I have a terrible condition. It’s chronic, but it also flares up at inconvenient moments, often in public. It’s embarrassing for me and the people around me, especially when I can’t control the urge to shout.
It’s called Uncontrollable Editing Syndrome, UES for short. UES cause me to yelp out corrections to people on television, in the newspapers and in books. Signs are a particular problem, what with all the extraneous apostrophes. I have to bite my tongue to avoid correcting people who say “between you and I.” I have heated discussions with other sufferers about word choice– “Is crash appropriate in an accident involving one car and one pedestrian?” I correct tweets and Facebook posts. I have refused to vote for politicians because they thought that there is always singular.
I never really had a chance, though. My mother was an English teacher. I was raised in a poisonous environment of proper English and reading. I had a library card before most kids can even read, which twisted my poor brain beyond any hope.
It was made worse in college. More reading, yes, but also classes in linguistics, taught by recognized experts. Even a required grammar class in grad school. It was awful. By that time, of course, I was desperately hooked. Any lingering hope of recovery was dashed.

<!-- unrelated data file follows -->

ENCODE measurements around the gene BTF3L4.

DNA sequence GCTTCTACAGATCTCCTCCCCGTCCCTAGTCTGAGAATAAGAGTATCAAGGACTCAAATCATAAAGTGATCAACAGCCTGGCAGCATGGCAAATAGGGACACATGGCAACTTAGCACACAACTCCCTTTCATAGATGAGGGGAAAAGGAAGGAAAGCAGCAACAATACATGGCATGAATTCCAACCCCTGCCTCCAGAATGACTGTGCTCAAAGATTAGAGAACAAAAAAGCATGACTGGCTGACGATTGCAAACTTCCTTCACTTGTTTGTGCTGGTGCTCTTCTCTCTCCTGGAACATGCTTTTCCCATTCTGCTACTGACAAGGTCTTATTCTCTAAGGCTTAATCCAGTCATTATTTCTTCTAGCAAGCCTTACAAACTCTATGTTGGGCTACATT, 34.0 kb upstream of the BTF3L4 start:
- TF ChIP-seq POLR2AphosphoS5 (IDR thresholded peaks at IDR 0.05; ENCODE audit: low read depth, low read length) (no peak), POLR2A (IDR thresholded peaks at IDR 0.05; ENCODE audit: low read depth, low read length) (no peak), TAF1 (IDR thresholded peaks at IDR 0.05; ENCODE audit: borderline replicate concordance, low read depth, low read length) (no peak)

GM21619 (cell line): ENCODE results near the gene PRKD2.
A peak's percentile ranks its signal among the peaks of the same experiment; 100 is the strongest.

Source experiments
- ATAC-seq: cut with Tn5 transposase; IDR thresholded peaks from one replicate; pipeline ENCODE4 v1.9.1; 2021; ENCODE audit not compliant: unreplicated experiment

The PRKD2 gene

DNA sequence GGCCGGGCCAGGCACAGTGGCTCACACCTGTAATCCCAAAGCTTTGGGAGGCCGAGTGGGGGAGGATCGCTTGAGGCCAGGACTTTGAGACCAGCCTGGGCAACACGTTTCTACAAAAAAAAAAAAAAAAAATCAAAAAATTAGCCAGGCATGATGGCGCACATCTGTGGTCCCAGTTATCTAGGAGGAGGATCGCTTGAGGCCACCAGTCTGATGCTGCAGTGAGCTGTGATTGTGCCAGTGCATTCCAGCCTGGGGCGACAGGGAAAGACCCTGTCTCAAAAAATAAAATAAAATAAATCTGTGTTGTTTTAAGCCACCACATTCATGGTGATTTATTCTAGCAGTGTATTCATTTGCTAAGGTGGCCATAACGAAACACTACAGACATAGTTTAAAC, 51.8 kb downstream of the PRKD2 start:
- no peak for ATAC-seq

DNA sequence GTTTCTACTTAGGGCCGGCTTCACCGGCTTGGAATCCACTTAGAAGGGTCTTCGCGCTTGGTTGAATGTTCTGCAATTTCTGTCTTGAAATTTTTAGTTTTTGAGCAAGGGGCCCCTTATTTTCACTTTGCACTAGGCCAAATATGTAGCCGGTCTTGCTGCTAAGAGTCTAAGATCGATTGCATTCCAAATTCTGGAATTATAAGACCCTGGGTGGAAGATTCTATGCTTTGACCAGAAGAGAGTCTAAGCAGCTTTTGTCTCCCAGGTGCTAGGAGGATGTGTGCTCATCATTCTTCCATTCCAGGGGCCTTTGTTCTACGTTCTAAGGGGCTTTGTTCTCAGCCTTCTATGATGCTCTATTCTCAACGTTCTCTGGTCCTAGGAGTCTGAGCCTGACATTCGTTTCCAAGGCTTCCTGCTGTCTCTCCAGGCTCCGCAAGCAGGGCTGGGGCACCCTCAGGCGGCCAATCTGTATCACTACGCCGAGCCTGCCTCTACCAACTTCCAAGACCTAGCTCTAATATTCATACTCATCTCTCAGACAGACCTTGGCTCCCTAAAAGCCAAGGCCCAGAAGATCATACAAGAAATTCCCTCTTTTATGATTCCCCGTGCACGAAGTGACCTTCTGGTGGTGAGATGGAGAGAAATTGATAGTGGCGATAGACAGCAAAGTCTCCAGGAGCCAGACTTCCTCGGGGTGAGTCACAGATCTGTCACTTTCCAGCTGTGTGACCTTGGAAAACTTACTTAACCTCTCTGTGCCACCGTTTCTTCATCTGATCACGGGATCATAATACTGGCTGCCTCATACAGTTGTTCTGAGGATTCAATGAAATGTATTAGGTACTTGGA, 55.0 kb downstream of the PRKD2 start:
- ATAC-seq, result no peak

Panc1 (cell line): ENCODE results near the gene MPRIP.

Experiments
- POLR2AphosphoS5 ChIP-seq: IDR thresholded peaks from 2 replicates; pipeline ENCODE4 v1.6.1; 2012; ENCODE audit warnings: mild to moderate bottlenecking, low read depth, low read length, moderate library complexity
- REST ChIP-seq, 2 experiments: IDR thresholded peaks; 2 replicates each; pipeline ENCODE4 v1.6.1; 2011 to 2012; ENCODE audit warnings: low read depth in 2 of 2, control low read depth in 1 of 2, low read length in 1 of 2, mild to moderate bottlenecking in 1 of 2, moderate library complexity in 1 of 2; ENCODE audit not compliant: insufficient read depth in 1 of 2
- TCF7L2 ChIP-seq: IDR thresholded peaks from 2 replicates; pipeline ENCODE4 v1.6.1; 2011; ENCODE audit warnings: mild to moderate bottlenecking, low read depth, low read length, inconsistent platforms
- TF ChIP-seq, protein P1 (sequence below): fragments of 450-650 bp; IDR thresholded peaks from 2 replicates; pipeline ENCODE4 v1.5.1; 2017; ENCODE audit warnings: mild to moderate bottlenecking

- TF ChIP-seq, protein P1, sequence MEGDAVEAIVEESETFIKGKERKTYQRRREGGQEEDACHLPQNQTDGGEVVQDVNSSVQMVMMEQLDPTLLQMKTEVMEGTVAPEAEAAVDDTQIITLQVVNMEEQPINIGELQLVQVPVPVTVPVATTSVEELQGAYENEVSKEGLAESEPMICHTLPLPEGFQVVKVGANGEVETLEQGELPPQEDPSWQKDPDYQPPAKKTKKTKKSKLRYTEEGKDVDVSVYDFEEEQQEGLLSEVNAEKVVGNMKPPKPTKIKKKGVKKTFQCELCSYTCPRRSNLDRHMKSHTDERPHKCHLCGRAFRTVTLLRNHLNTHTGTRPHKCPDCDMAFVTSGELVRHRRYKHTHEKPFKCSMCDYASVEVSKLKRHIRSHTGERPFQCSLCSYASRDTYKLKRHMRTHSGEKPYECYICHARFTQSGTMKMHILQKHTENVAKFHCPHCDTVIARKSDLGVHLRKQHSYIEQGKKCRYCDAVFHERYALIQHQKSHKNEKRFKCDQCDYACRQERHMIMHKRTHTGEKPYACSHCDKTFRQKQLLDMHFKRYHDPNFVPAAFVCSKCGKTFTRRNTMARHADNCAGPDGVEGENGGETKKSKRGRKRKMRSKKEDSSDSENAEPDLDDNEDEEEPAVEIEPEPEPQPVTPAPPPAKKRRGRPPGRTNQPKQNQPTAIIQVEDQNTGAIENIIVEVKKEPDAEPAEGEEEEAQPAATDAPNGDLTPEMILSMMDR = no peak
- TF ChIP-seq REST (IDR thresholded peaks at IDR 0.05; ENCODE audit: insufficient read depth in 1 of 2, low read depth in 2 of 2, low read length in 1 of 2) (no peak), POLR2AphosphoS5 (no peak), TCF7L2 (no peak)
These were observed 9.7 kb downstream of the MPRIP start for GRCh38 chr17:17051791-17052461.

By grad school it was clear that I was going to have to find some way of dealing with UES, so I began teaching freshman composition. I know now that making that decision was unwise–it only added to my misery. Seeing new mistakes only energized my disease. Each semester made it worse. By the first year with my MA I was teaching five comp courses. Five.
I know now what my limits are, two classes a semester. Admittedly, since I dabble in developmental classes, it’s more like the hard stuff, but at least it’s manageable.
But there’s something that you can do to help! Get yourself a handbook–if you don’t have to worry about citation styles, purchase a second-hand one (they’ll be cheap, I promise). Read and practice a section at a time until you truly understand the basic rules of our language. Fill your mind with excellent, well-edited prose. Follow people on social media who can conjugate. Refuse to watch programs that have poor speaking habits. Demand that newspapers and nightly news programs hire copy editors. Take a grammar or linguistics class. Refuse to put apostrophes when you need a simple plural (“Pizza’s for $5” ?!?). Embrace proper punctuation and usage, mechanics and style. Only then can sufferers of UES like me put our poor minds at rest.
Please. We’re counting on you.